Review Article | Published:

Uraemic syndrome of chronic kidney disease: altered remote sensing and signalling

Nature Reviews Nephrology (2019) | Download Citation


Uraemic syndrome (also known as uremic syndrome) in patients with advanced chronic kidney disease involves the accumulation in plasma of small-molecule uraemic solutes and uraemic toxins (also known as uremic toxins), dysfunction of multiple organs and dysbiosis of the gut microbiota. As such, uraemic syndrome can be viewed as a disease of perturbed inter-organ and inter-organism (host–microbiota) communication. Multiple biological pathways are affected, including those controlled by solute carrier (SLC) and ATP-binding cassette (ABC) transporters and drug-metabolizing enzymes, many of which are also involved in drug absorption, distribution, metabolism and elimination (ADME). The remote sensing and signalling hypothesis identifies SLC and ABC transporter-mediated communication between organs and/or between the host and gut microbiota as key to the homeostasis of metabolites, antioxidants, signalling molecules, microbiota-derived products and dietary components in body tissues and fluid compartments. Thus, this hypothesis provides a useful perspective on the pathobiology of uraemic syndrome. Pathways considered central to drug ADME might be particularly important for the body’s attempts to restore homeostasis, including the correction of disturbances due to kidney injury and the accumulation of uraemic solutes and toxins. This Review discusses how the remote sensing and signalling hypothesis helps to provide a systems-level understanding of aspects of uraemia that could lead to novel approaches to its treatment.

Key points

  • The uraemic syndrome (also known as uremic syndrome) associated with chronic kidney disease (CKD) is characterized by complex local and systemic derangements in metabolism and signalling.

  • CKD involves aberrant inter-organ (gut–liver–kidney–brain) and inter-organism (host–gut microbiota) remote communication via small molecules, including uraemic solutes, metabolites and signalling molecules.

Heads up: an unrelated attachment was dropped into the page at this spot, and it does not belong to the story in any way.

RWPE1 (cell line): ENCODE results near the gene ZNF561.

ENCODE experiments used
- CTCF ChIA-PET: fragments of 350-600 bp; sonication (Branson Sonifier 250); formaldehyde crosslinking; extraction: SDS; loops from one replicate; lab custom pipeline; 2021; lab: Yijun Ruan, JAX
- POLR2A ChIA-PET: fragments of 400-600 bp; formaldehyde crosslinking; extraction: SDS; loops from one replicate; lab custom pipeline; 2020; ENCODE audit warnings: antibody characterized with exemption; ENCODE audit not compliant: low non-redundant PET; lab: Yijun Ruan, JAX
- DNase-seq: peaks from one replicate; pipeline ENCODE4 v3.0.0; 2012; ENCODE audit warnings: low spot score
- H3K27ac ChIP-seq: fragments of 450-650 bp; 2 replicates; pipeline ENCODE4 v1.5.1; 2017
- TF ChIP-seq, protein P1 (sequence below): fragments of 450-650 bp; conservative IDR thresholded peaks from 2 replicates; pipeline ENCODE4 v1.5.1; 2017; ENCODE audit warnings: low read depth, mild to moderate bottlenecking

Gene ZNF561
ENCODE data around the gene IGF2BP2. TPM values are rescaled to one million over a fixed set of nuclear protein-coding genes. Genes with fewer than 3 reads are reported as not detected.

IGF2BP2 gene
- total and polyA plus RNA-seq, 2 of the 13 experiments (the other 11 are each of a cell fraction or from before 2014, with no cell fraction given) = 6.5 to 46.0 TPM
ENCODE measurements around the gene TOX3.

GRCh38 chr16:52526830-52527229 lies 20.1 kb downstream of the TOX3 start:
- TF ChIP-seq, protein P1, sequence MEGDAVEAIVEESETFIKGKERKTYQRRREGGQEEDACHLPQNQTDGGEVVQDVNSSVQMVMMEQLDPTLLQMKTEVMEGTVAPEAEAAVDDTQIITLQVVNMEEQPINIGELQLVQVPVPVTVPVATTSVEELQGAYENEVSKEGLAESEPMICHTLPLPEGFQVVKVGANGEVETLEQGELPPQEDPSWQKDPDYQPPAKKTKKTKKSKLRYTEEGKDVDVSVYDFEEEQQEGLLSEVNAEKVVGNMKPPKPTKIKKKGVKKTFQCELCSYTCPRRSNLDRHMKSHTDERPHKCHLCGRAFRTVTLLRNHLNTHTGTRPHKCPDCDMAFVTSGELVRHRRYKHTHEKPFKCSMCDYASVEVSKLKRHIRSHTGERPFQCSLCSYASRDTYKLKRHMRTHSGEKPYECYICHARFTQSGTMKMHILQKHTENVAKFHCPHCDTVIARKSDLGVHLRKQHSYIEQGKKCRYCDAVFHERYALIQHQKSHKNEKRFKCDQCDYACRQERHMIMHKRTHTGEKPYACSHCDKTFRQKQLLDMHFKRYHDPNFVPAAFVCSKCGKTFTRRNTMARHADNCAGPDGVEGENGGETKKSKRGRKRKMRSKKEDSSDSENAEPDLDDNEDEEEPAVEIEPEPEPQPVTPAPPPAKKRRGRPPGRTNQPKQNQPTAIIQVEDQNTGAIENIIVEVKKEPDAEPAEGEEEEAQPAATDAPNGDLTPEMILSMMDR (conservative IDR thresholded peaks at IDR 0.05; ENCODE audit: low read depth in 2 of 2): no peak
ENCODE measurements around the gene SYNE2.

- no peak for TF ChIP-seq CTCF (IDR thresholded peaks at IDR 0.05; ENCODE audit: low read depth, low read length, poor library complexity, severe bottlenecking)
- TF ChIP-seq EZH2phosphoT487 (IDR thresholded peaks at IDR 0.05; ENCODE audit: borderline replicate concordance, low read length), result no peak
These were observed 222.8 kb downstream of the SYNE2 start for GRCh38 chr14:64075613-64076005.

• Aspects of uraemic syndrome can be considered disordered remote sensing and signalling mediated by a multi-organ network of solute carrier (SLC) and ATP-binding cassette (ABC) transporters and drug-metabolizing enzymes (DMEs).

  • The remote sensing and signalling hypothesis provides a systems biology framework for understanding the role of these transporters and DMEs in small-molecule-mediated inter-organ and inter-organism communication.

  • Transported uraemic solutes (including gut-microbiota-derived indoxyl sulfate) can affect multiple signalling pathways.

  • Viewing CKD and uraemic syndrome through the lens of the remote sensing and signalling hypothesis provides fresh perspectives on the metabolic derangements of CKD that might lead to novel therapies.

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The authors’ work referred to in this Review was partly supported by US National Institutes of Health grants DK109392 and HD090259 (U54) to S.K.N.

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Nature Reviews Nephrology thanks T. D. Nolin and the other anonymous reviewer(s) for their contribution to the peer review of this work.

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  1. Department of Pediatrics, University of California San Diego, La Jolla, CA, USA

    • Sanjay K. Nigam
    •  & Kevin T. Bush
  2. Department of Medicine, University of California San Diego, La Jolla, CA, USA

    • Sanjay K. Nigam


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Both authors researched data for the article, contributed substantially to discussions of the article content, wrote the manuscript and participated in the review or editing of the manuscript before submission.

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